Bueller, I worry about price of VICIS especially as it starts expanding into the youth segment. There are over one million kids in the US between the ages of 6-12 that play tackle football. A 3X price premium could slow adoption into that market. A challenge with additively manufacturing lower priced goods is that it takes huge volumes to offset the fixed costs of the machine, maintenance, and engineering staff required. Once R&D cycle is complete for VICIS, it could revert to traditional manufacturing as a cost savings.
I think VICIS can make a big impact on football but in order to do so they need to go mainstream. If the NFL rated it the #1 safest helmet, why is playing with this helmet not mandatory? I would urge the NFL to form a partnership with VICIS and subsidize the cost of these helmets for players or even provide them for free. I see that the price is prohibitive but the NFL needs to give away some of their profits and protect the health of their players. In 2017, NFL teams’ revenue exceeded $8B. With this being said, I think they are morally obligated to provide these helmets for players and do everything possible to reduce the risk of CTE.
This was a very interesting piece and VICIS is addressing an issue that certainly demands a lot of attention today. In my opinion, the price is the most concerning barrier to adoption. Within that 7% decline in the number of high school football players over the past decade, the declines are much greater in higher income areas which would have a greater ability to pay for these helmets. As the sport continues to skew towards lower income communities at the youth and high school level, affordability will become an increasingly important issue. I am definitely encouraged by the early cost improvements that VICIS has realized, and I hope that we continue to see those come down in the future.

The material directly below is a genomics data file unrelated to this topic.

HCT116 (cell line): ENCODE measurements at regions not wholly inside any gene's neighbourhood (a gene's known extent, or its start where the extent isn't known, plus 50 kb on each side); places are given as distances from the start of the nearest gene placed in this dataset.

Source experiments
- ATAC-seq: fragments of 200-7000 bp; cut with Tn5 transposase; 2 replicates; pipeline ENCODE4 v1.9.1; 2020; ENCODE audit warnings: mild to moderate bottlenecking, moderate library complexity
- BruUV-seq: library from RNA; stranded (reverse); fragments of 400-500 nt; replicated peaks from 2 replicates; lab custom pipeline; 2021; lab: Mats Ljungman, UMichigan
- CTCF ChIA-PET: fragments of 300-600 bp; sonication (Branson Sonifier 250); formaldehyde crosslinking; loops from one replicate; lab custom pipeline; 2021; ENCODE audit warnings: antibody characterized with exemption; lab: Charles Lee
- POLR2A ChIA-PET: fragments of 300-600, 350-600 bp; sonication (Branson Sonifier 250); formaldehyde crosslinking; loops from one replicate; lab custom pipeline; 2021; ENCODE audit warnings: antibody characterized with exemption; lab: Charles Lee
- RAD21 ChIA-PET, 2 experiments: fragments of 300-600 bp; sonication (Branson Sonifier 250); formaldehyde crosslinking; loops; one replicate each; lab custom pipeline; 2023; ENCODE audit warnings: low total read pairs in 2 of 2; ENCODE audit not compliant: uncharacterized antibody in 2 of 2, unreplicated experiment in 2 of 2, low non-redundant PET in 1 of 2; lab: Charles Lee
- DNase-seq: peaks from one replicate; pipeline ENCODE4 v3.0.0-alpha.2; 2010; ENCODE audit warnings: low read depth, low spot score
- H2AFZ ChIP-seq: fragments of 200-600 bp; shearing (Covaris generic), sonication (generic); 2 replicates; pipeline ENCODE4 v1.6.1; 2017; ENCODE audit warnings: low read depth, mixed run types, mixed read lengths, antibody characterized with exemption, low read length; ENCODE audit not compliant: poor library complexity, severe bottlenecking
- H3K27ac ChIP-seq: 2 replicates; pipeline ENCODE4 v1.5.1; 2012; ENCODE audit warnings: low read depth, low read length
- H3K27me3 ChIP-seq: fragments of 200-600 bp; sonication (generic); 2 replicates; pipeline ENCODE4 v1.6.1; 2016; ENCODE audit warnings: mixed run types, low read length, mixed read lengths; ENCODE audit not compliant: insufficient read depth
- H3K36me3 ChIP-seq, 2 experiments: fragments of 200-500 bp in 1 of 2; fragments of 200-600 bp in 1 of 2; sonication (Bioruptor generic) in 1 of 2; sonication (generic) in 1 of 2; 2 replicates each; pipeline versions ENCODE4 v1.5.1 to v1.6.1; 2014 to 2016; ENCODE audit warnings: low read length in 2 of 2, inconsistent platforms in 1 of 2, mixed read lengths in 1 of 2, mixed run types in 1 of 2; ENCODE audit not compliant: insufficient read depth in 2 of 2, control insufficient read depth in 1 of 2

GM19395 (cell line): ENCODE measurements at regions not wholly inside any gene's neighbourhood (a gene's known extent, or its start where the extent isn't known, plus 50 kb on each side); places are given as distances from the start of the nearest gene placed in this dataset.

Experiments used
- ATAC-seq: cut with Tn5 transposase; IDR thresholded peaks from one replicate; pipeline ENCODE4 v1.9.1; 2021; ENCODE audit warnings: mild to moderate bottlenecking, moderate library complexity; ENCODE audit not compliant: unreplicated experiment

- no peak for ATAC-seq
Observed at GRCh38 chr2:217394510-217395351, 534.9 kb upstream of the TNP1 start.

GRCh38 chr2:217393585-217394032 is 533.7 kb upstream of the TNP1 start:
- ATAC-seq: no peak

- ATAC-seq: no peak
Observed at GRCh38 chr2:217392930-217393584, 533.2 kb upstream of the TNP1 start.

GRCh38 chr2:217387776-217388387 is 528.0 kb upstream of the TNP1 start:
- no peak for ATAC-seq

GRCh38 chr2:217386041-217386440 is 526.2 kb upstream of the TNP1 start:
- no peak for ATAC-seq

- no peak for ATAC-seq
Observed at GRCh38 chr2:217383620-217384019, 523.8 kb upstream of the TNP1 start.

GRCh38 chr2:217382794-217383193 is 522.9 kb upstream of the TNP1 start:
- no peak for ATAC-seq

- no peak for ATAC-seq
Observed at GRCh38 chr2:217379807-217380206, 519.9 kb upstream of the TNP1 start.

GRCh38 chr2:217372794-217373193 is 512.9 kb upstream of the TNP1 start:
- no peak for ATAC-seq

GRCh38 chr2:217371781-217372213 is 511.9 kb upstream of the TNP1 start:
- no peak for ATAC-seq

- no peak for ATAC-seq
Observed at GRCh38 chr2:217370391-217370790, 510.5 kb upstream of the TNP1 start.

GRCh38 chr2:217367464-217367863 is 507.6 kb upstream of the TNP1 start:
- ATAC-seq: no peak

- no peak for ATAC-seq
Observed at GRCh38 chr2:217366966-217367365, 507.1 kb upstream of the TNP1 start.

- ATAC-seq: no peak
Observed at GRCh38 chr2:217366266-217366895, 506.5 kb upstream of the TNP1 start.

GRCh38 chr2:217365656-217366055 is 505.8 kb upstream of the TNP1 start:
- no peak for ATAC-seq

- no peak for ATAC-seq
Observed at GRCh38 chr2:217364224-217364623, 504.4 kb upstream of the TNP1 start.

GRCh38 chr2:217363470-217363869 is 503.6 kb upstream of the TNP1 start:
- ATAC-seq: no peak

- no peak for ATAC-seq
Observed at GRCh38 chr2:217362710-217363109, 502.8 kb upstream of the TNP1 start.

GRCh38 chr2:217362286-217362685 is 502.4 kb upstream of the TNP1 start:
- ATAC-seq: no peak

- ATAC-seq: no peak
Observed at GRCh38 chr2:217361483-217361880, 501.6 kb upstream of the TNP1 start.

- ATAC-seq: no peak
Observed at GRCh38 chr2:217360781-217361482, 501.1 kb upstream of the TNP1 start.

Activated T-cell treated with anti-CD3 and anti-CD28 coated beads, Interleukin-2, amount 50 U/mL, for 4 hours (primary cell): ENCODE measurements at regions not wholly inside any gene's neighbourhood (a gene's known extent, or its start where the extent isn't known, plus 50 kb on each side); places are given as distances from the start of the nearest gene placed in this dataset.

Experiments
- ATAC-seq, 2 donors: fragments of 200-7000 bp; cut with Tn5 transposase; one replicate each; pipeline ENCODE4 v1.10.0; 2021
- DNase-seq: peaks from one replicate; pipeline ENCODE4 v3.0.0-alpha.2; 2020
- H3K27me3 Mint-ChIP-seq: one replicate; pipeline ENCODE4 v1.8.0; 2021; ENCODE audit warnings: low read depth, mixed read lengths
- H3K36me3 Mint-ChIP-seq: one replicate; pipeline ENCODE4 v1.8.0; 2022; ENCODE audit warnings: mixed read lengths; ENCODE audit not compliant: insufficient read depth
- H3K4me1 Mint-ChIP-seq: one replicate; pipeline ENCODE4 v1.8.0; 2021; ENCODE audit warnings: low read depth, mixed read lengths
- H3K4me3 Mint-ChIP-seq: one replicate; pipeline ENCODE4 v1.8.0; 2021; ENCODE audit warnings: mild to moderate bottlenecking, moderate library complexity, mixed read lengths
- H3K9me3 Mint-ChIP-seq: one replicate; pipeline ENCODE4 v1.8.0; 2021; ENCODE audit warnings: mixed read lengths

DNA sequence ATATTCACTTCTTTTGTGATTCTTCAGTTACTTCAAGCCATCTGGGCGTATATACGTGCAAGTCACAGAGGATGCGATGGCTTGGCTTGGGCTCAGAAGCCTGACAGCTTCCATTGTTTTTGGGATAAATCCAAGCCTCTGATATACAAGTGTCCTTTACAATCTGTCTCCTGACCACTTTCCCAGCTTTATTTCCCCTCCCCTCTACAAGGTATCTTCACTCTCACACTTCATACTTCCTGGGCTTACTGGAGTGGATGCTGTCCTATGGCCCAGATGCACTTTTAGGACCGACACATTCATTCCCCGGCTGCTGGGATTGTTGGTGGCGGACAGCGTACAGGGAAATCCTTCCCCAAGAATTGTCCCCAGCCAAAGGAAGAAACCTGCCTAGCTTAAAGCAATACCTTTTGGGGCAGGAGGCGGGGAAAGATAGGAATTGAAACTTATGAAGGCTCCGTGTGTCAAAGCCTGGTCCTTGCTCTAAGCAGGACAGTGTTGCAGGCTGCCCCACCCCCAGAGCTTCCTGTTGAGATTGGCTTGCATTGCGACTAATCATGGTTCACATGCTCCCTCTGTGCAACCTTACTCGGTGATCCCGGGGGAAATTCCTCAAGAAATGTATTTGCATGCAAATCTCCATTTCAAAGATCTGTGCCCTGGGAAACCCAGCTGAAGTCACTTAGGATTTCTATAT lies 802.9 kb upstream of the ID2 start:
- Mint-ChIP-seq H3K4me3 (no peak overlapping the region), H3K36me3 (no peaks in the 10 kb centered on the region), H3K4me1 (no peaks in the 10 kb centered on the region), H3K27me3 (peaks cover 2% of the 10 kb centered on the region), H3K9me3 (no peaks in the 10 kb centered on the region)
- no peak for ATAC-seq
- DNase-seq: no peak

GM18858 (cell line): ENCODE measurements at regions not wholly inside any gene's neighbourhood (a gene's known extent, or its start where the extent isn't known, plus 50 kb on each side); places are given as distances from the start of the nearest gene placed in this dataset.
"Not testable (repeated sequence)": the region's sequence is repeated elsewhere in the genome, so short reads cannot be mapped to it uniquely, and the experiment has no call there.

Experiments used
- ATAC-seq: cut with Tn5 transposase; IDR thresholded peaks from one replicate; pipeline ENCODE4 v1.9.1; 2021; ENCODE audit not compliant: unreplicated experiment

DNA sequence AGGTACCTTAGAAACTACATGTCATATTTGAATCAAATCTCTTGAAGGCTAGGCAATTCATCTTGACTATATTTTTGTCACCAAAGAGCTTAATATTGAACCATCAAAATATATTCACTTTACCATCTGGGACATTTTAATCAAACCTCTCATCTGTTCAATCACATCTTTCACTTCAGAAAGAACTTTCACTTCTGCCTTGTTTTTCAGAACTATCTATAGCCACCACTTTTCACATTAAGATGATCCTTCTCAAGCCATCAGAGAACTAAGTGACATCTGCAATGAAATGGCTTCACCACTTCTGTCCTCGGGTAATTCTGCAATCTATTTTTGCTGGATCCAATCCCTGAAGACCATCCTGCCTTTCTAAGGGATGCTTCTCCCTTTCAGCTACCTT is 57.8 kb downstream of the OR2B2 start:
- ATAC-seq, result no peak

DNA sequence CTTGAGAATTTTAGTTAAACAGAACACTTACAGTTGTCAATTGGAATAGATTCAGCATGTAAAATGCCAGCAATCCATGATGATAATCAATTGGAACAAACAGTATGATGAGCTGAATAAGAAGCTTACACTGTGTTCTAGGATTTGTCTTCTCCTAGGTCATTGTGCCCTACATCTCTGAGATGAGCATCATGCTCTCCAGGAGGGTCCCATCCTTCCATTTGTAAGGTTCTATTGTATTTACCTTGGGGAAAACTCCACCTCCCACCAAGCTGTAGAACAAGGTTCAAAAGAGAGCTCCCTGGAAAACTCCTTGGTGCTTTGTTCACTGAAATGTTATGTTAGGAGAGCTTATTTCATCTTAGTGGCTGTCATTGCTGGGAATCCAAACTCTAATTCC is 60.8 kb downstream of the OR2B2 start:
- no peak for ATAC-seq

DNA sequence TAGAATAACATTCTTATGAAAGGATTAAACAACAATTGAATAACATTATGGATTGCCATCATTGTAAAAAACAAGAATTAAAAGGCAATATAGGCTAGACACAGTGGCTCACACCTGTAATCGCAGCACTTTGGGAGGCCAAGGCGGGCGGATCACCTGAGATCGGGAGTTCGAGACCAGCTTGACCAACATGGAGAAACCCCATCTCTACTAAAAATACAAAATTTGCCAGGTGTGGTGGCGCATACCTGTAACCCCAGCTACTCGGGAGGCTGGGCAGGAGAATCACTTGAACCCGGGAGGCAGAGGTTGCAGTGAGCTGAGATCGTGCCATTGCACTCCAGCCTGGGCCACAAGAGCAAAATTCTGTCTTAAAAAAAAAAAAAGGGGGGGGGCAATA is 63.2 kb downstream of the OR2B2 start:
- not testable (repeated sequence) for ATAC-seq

Thank you for an interesting post!! This was inspiring to me in terms of how the advanced/new technology can make social impact. I definitely agree that VICIS is innovative and impactful, and it is a matter of “support” from organizations, consumers, governments, etc., who feel sympathy with this product and who try to change the situation by advocating this. Once PR activity did its job and more and more people get to know about it, I think VICIS will have a future where they can price it lower and spread the product across, by achieving the volume target to do so.
Really interesting submission, Bueller!
I tend to disagree with the idea that they should be marketing it to NFL players. The main differentiation factor of this product is safety. Who cares more about safety? Moms & dads. They should be focusing their efforts in lowering the price of the helmet -and I’m sure there is room for that- and targeting youth players. If you are going to save the sport, you need to start with the young players, and this helmet has the potential to directly address the biggest concerns that families have when it comes to the sport their kids play.
p.s. I would be interested to see how the helmet ranks not only in relative terms to other helmets, but in absolute terms. How safe is the safest helmet in the market? Is it safe enough?